Occupational Hearing Hazards

Occupational Hearing Hazards

Many of us frequently equate hearing loss with aging, and it’s true that a person is more likely to show signs of hearing loss later in life. But another type of hearing loss affects people across all age groups, and this one is entirely avoidable: noise-induced hearing loss (NIHL).

Hearing loss is commonly under-reported and undertreated, and many individuals may not even be aware that they have this hearing loss.

A wide variety of loud noises, especially over an extended period, can be hazardous to human hearing. Let’s look at some facts about hearing loss and noise, and what you can do to protect your hearing.

Noise and the workplace

According to the Occupational Safety and Health Administration (OSHA), about 30 million people are exposed to dangerous noise at work. They note that noise-related hearing loss is “one of the most prevalent occupational health concerns in the US for over 25 years … thousands of workers have preventable hearing loss due to high levels of noise in the workplace.”

Hearing specialists believe that noise higher than 85 decibels ( dB) can damage the hearing if the individual is exposed to them for long enough. The louder the sounds, or the higher the exposure, the greater the risk to your hearing. 

Here are some familiar sounds and their decibel equivalent: Average conversations measure around 60 dB, whereas rock concerts average about 120 dB. Gunshots go from 140 to 190 dB, while power tools range from 110 to 130 dB. Sports fans are also exposed to high noises, as sports stadiums tend to clock in between 120 and 140 dB.

The critical thing to remember is that the damage is exponential – the risk of loss climbs sharply with each increase in decibel. So while you can endure eight hours of a sound at 90dB, the length of permitted exposure halves with each 5dB increase in sound. This means you can only enjoy a rock concert for seven minutes before hearing damage occurs! That’s only about two songs.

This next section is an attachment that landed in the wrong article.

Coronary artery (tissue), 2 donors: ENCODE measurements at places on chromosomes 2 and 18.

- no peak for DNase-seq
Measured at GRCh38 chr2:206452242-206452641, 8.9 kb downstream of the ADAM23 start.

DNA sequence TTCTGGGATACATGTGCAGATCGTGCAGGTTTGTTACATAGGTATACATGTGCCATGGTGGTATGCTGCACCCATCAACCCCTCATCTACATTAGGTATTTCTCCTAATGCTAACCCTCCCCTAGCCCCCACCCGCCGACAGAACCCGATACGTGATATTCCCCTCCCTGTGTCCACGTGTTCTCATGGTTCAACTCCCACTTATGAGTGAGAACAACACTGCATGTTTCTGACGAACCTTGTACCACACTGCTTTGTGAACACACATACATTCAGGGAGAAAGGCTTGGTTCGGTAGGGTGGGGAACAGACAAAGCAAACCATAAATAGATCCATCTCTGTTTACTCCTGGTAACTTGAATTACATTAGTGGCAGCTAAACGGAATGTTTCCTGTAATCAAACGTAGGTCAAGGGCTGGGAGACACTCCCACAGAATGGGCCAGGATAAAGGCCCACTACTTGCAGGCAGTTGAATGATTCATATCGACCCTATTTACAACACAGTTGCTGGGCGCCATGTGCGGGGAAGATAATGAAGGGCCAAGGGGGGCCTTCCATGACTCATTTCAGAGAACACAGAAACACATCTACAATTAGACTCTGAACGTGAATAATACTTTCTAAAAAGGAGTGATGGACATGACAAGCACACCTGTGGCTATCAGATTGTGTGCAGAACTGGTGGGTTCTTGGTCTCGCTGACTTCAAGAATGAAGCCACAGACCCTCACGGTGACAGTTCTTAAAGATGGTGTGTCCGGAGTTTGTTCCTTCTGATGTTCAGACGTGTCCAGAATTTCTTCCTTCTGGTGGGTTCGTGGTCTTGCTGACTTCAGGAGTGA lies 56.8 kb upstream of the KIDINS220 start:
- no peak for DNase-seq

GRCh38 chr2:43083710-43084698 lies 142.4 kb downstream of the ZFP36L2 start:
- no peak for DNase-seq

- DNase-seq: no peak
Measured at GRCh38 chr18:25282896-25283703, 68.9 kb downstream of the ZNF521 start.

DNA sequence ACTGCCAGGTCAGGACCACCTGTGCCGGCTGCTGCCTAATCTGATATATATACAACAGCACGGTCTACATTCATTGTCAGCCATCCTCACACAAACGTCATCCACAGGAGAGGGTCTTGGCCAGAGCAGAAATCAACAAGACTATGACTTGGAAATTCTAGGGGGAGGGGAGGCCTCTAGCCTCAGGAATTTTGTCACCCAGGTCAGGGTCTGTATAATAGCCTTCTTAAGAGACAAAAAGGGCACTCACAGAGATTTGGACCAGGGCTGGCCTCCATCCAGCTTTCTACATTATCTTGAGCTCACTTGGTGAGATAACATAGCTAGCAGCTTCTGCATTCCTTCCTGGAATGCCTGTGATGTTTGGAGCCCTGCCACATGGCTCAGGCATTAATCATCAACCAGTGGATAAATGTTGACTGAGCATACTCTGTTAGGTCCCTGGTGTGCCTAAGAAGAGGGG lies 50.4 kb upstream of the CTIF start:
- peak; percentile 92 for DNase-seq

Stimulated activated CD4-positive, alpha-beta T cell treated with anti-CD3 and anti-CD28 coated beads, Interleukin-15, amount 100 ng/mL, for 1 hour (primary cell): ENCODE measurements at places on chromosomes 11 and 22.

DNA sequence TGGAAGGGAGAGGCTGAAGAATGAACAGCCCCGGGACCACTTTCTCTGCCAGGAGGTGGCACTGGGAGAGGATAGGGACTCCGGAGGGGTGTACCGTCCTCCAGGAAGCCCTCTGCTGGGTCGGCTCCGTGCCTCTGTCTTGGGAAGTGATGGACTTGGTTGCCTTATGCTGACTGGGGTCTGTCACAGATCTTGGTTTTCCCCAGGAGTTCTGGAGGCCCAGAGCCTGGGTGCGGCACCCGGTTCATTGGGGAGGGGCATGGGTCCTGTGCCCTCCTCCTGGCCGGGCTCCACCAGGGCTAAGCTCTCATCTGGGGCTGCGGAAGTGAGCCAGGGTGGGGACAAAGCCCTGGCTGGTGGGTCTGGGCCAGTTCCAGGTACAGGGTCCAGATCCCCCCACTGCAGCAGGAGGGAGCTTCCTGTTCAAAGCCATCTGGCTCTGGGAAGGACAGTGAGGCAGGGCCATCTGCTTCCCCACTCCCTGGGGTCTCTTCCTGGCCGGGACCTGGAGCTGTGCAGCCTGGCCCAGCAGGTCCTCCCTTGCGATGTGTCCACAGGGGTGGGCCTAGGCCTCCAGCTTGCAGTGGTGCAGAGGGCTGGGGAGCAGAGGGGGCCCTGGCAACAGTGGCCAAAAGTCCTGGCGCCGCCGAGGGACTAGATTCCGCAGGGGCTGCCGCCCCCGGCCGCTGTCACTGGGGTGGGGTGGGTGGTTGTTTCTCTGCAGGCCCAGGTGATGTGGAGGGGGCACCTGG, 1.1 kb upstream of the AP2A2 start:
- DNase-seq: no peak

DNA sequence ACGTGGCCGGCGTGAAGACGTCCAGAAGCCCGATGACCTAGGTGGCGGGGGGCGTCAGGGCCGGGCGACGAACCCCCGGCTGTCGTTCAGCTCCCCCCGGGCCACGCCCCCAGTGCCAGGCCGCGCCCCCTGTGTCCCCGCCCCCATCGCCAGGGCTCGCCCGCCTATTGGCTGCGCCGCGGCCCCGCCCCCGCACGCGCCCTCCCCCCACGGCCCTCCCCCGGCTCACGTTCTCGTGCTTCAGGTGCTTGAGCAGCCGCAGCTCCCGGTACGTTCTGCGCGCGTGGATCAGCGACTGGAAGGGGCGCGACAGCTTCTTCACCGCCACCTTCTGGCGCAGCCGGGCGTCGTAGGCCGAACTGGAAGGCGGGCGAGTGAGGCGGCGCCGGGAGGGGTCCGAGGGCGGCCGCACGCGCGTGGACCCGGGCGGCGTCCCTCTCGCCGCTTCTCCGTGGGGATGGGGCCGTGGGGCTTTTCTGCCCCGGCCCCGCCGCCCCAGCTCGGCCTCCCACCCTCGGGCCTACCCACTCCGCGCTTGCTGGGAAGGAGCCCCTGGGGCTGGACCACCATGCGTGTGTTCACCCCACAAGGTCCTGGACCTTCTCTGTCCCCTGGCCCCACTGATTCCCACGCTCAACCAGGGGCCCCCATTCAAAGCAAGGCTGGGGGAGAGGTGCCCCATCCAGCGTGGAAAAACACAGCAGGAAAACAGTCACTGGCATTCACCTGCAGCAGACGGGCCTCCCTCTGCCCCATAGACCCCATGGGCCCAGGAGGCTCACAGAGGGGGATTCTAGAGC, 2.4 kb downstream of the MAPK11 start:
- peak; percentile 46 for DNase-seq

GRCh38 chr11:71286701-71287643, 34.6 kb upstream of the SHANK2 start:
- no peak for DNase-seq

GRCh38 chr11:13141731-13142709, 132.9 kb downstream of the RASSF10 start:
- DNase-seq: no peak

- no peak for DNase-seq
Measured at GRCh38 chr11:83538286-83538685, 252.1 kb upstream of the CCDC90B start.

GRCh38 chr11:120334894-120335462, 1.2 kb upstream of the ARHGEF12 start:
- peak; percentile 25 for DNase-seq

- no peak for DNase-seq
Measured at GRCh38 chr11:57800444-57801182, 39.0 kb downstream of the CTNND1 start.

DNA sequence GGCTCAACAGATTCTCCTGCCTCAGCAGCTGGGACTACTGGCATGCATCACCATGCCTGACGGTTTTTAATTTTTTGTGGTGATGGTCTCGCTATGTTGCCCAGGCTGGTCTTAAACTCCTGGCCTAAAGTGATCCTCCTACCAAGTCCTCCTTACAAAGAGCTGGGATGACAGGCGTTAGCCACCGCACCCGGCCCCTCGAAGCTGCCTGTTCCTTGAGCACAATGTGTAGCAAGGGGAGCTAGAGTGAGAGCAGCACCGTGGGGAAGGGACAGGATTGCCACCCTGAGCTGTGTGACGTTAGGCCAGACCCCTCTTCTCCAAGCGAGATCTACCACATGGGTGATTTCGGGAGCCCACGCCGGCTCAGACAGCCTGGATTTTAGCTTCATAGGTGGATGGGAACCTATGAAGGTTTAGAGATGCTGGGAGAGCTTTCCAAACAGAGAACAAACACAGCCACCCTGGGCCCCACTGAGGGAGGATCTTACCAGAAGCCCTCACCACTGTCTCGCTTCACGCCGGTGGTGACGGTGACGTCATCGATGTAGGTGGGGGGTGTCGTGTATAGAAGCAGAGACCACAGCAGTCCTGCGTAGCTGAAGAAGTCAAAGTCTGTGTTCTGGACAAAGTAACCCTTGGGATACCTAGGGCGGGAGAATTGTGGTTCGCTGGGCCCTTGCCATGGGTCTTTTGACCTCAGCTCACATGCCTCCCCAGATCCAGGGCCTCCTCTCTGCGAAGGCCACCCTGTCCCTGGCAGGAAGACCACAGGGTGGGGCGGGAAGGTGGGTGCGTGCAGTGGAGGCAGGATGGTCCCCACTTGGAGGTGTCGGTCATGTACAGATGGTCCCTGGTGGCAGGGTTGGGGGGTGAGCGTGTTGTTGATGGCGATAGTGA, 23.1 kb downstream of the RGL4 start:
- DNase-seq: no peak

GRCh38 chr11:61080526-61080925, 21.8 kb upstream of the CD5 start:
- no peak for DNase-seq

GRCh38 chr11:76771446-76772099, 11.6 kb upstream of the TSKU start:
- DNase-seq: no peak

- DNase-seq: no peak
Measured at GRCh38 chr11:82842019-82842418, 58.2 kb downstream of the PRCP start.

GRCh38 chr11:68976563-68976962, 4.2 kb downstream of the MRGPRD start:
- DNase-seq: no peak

Noise-induced hearing loss is permanent, meaning there’s no way to cure it via medical means. Long-term exposure to harmful levels of sound not only causes hearing loss but also stress, decreases productivity, and can also lead to accidents and injuries in the workplace.

The process of hearing damage

The hair cells of the inner ear are harmed when sounds are too loud. Such cells are responsible for converting sound wave impulses into sound signals, which are then sent to the brain to be interpreted as sound. The damage to these cells from loud noises is irreparable because science has not yet come up with a way to regenerate these delicate cells. 

How employers and employees can reduce the risk

Since this hearing loss is irreversible, prevention is better than the cure; it is the only cure. 

OSHA guidelines recommend minimizing noise levels in the workplace and encourage employers to take steps to protect hearing among workers. 

The first thing to do is enact engineering controls, such as 

  • Substituting quieter machinery for heavy equipment
  • updating or replacing old machinery
  • installing sound barriers. 

Administrative measures can also protect hearing by minimizing workers ‘ exposure to noise. These measures could come in the form of:

  • restricting the amount of time spent with noisy equipment, 
  • lengthening the distance between staff and equipment
  • setting schedules to reduce noise exposure
  • providing quiet areas for lunch breaks to give the ears a chance to relax

Employers are required by law to provide earplugs for anyone who works in sufficiently noisy environments, but if you’re already being exposed to dangerous sound, don’t wait around. Protect your hearing today by wearing protection such as earplugs or earmuffs to prevent exposure to occupational noise hazards.

Acknowledging and treating hearing loss

Although researchers are working on treatments that could one day restore hearing loss, such approaches are unlikely to arrive soon enough for the millions of Americans currently in need. 

Whether you’re having trouble processing what other people are saying, or it sounds like others are mumbling, it may be time for a hearing specialist to test your hearing.

Please contact us if you are concerned about your hearing. We perform comprehensive hearing tests and fittings for hearing aids, and our team is ready to help you on the way to better hearing!